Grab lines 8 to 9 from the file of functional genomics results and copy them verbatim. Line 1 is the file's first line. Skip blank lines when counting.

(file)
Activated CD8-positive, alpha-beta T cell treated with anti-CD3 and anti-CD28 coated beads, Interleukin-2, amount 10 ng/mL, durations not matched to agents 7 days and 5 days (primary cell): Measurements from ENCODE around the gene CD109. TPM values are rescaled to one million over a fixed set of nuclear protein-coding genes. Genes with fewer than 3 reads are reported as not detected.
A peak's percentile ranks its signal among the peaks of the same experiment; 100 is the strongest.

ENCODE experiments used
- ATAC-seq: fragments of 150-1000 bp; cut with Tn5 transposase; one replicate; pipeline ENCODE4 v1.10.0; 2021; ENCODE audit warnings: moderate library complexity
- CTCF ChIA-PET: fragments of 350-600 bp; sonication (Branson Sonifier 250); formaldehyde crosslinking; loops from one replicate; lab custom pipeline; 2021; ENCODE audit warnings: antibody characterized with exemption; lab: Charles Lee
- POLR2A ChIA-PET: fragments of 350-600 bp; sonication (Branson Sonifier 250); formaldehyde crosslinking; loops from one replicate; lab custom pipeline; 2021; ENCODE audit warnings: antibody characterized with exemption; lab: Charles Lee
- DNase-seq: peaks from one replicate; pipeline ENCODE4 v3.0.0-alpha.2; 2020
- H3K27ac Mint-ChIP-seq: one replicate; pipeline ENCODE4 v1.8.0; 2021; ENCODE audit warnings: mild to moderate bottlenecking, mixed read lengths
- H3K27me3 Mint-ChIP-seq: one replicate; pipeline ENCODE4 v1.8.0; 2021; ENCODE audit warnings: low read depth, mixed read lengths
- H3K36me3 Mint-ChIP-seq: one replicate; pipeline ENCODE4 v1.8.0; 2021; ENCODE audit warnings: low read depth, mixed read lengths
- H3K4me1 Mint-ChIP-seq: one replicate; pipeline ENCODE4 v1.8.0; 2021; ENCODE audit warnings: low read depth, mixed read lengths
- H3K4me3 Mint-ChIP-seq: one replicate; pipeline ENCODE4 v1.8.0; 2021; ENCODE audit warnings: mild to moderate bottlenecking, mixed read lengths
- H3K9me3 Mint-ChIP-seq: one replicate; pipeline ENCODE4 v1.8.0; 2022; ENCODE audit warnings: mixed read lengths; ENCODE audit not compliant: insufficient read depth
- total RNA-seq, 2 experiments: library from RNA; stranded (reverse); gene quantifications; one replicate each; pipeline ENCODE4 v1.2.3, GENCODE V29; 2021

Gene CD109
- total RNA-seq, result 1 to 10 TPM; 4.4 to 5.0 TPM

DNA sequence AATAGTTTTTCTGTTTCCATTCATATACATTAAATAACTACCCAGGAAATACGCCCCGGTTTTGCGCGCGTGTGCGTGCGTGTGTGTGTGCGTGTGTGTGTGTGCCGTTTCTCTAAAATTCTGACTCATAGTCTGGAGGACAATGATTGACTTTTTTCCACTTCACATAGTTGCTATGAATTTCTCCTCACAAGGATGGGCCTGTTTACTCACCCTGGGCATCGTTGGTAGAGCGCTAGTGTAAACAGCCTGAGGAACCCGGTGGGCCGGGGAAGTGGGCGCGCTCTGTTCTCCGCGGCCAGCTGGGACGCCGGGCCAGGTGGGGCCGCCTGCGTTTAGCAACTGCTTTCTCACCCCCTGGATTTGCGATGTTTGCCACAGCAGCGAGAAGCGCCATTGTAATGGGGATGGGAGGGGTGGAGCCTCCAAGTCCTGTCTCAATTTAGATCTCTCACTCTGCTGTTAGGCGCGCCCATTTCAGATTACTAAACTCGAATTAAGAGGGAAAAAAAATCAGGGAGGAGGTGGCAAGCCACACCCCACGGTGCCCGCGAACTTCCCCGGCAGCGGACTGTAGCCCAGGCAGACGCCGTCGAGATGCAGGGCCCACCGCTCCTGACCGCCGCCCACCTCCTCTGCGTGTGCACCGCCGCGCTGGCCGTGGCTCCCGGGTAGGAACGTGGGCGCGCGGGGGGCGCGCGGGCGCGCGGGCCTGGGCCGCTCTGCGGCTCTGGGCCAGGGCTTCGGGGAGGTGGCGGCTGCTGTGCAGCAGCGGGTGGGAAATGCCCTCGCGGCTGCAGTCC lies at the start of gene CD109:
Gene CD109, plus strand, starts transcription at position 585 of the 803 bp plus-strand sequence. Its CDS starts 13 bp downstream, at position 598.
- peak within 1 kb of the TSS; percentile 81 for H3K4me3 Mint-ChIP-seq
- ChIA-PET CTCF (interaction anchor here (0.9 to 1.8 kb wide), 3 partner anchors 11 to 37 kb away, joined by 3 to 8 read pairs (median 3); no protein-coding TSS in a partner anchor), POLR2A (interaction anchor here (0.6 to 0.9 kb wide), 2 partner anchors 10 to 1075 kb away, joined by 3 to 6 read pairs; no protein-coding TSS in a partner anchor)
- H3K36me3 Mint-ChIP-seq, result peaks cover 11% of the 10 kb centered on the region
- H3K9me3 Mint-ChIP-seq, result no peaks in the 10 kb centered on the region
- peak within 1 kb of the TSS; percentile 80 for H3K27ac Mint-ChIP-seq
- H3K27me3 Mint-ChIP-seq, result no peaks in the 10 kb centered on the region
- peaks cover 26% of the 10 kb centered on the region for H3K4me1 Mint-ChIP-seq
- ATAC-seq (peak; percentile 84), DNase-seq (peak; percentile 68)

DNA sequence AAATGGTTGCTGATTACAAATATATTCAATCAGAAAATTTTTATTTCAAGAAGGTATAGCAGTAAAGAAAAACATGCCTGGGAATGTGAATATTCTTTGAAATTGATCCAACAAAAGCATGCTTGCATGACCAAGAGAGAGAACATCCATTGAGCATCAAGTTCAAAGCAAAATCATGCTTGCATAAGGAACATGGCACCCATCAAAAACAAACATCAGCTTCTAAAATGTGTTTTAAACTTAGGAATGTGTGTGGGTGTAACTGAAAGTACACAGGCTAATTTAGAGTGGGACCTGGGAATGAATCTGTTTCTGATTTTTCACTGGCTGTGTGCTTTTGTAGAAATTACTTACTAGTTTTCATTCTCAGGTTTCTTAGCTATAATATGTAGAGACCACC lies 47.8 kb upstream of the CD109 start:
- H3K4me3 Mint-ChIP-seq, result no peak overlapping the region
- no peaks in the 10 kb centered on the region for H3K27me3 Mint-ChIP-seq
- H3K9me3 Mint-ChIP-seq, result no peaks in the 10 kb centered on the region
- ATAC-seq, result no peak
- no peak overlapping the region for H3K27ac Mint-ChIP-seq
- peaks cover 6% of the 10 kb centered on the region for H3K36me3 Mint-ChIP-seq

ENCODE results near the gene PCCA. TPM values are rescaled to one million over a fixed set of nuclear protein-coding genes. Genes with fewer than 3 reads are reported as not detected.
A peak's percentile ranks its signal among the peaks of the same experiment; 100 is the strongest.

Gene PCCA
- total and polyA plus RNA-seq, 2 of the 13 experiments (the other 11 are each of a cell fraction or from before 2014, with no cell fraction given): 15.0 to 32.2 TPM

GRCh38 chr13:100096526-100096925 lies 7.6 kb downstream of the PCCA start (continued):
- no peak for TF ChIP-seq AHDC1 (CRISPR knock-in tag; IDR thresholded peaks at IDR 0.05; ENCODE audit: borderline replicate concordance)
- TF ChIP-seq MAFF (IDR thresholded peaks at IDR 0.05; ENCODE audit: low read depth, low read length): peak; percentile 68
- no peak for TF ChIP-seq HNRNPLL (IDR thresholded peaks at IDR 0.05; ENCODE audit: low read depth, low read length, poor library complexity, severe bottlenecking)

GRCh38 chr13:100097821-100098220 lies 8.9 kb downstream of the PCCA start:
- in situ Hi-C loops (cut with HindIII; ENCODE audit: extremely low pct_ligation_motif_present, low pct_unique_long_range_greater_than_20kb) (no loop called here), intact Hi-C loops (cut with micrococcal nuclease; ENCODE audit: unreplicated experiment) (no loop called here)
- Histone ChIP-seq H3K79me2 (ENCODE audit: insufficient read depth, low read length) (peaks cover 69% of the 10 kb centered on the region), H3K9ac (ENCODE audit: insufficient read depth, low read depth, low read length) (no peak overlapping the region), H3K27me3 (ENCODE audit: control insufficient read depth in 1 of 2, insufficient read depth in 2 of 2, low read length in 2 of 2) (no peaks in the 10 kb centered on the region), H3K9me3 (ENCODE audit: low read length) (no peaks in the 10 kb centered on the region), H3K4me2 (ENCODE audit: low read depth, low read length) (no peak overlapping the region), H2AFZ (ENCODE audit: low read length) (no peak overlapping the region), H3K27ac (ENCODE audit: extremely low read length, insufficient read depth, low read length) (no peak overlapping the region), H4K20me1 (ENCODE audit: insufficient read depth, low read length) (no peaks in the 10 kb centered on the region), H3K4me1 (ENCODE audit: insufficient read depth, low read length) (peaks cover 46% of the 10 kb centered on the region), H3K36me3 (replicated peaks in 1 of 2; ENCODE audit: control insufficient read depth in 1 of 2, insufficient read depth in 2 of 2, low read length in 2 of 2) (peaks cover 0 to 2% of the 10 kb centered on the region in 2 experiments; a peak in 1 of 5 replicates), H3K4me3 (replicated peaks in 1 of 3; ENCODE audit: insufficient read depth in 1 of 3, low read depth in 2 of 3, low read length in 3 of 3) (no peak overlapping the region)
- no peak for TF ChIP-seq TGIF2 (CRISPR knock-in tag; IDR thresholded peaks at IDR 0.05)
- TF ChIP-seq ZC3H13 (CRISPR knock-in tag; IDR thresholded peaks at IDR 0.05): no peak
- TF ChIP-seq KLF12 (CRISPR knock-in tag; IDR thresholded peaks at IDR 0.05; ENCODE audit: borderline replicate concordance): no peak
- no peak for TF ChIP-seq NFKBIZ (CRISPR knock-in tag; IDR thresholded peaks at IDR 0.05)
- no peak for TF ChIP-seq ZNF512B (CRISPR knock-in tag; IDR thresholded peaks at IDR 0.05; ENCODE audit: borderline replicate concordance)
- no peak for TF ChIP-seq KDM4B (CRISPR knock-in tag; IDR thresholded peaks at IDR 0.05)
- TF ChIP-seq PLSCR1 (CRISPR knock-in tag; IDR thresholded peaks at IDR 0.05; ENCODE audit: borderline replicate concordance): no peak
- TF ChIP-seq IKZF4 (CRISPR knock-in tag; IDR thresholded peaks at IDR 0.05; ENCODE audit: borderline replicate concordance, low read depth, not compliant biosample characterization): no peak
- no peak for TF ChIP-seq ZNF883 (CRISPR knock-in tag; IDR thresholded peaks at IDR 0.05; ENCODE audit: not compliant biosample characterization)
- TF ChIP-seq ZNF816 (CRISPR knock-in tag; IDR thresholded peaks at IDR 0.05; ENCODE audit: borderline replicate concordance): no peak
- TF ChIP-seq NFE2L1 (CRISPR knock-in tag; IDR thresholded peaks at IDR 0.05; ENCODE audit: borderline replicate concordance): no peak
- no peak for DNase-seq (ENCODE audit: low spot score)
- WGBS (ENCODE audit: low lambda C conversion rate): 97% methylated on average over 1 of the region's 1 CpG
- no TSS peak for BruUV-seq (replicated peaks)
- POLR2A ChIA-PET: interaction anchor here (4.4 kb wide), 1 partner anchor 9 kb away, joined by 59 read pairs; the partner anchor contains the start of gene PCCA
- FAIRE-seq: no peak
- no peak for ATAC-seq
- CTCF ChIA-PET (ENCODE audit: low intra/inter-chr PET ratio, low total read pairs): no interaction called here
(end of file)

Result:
- H3K27ac Mint-ChIP-seq: one replicate; pipeline ENCODE4 v1.8.0; 2021; ENCODE audit warnings: mild to moderate bottlenecking, mixed read lengths
- H3K27me3 Mint-ChIP-seq: one replicate; pipeline ENCODE4 v1.8.0; 2021; ENCODE audit warnings: low read depth, mixed read lengths